When our commonwealth and state government were founded in 1792, the world was much different than it is today. We live in a world where information travels rapidly, breaking news is at our fingertips, and we travel with ease in comparison to the days of horses and buggies. Our nation and state’s founding principles remain the same: self-governance and a government of, by and for the people.
On these principles, I wish to appeal to you and encourage your support of Constitutional Amendment
No state or federal government branch is more in lockstep with the needs and desires of the public as the legislative branch, which at both the state and national levels, consists of two chambers. One, the House; a “grand depository of the democratic principle,” as George Mason described. The other, a smaller, more deliberate body; the Senate.
Members of these bodies proportionately represent fellow residents of their states and districts. You can connect with these individuals directly to share your thoughts and concerns on issues impacting your state and communities. Your state representatives and senators are people you know and hear from regularly. They are accessible and answer to the constituents who elect them.
While your lawmakers work year-round assisting with constituent needs, studying state issues and being at home in their districts, many states—including Kentucky—have a part-time legislature, sometimes known as a “gray” or “hybrid” legislature. In Kentucky, the General Assembly convenes one 60-day session during even-numbered years and one 30-day session during odd-numbered years. Throughout the remainder of the year, lawmakers cannot take any legislative action, even if it is desperately needed. All the while, the governor controls the power of the purse and the executive branch, where they can operate with impunity.
In today’s world, with the ease of travel and rapidly changing situations, your General Assembly needs more flexibility to respond to our rapidly changing world. There is a need to rebalance the three branches of state government. This was never clearer than with the COVID-19 pandemic, as businesses throughout the state were shuttered, schools were closed and the license plates of church attendees was even recorded for those who did not abide by unconstitutional executive orders.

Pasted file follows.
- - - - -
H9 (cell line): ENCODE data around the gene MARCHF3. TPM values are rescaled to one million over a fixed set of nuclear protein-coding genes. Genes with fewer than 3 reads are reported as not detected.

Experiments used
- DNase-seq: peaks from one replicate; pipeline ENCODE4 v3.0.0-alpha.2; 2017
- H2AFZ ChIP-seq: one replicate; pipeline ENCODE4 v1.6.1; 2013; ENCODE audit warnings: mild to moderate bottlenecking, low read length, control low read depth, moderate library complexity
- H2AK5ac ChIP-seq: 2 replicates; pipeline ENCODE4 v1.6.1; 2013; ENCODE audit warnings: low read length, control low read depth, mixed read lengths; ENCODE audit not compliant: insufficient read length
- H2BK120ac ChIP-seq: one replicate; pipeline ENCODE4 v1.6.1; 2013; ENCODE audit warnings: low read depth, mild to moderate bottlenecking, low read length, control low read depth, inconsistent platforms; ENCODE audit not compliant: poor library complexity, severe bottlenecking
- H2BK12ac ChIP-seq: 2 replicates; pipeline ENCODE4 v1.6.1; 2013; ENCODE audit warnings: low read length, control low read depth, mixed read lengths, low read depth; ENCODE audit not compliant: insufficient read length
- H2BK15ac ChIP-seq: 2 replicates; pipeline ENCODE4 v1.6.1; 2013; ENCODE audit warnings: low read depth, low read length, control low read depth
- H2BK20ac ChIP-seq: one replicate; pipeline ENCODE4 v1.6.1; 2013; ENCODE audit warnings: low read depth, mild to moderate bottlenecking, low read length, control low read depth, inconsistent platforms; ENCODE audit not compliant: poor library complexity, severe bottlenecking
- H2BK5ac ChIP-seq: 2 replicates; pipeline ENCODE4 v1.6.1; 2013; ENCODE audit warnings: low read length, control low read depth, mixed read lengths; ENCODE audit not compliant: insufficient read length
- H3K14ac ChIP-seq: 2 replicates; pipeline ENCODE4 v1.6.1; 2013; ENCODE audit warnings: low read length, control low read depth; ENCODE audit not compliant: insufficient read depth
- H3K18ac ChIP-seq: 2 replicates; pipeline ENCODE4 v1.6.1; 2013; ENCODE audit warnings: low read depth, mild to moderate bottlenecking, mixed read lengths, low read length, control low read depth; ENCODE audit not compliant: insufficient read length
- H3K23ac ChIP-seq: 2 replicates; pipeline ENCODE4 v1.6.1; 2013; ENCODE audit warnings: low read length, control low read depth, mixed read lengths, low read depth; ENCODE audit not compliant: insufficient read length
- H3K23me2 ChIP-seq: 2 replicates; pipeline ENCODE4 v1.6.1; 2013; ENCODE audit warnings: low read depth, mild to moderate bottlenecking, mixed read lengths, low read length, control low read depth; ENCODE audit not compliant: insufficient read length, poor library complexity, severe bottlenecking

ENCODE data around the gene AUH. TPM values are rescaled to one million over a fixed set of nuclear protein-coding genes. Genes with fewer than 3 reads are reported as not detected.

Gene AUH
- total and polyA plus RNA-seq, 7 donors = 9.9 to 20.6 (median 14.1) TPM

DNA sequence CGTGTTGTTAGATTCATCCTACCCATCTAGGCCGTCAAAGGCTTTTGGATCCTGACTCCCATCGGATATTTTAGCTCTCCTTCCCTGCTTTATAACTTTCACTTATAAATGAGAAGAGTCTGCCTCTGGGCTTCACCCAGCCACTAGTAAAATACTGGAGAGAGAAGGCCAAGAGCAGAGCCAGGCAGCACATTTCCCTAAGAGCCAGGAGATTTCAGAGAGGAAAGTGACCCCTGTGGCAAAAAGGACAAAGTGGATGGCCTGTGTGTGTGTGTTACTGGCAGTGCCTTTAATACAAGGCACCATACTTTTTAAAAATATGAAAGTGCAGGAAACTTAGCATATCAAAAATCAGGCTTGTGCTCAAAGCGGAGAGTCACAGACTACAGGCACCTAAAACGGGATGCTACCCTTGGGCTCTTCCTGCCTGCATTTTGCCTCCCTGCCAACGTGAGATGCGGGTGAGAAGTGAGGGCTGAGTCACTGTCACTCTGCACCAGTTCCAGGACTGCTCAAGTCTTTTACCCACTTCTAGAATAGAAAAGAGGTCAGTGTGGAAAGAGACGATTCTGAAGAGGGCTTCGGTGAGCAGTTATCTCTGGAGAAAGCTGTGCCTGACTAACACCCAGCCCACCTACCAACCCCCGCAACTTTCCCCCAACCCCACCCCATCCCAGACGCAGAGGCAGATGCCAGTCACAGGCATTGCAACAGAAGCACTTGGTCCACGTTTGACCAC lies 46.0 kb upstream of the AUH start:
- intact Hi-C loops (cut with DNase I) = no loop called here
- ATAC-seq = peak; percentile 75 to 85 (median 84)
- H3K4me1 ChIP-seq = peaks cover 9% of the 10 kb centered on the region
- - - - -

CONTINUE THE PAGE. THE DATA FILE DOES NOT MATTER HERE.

The purpose of Constitutional Amendment 1 is simple. It does not change the part-time nature of the Kentucky General Assembly. Amendment 1 would allow your duly-elected voices in the state legislature to call special legislative sessions for up to 12 additional days each year, should a need arise.
The fact is, Kentucky is one of only 14 states in which the legislative branch’s ability to meet in a special session is dependent on the governor, thus limiting the General Assembly’s responsiveness to emergencies and the needs of the public it serves.
To remedy this, the state Senate actively worked with the state House of Representatives on House Bill 4 in the 2021 session at the height of COVID-19 restrictions. The bill established the parameters for this constitutional amendment. It passed the General Assembly during the 2021 session by significant bipartisan margins. The amendment would specifically:
- Empower the legislature, by a three-fifths vote, to extend the end dates for the session beyond the current March 30 and April 15 deadlines. It will keep the 30-day session limits for odd years and the 60-day session limit for even years but provide your representatives in Frankfort the flexibility to adjust the calendar as needed. Regular sessions would not extend into the following calendar year.
- By joint proclamation, allow the Senate President and the House Speaker to bring the General Assembly into session for 12 additional days a year, with days of recess included as necessary.
This amendment to our state’s constitution will help your representatives better meet the demands of modern times and bring much-needed rebalancing to the three branches of state government.
The final decision rests with you, the Kentucky voter. Ultimately, I hope you will vote yes on this amendment and grant the General Assembly the constitutional ability to respond to issues that may warrant it. This will enable your General Assembly to, as needed, check the power of the governor or respond to the needs of the people of this great commonwealth that require immediate attention.
I urge you to ratify this necessary constitutional amendment on November 8.
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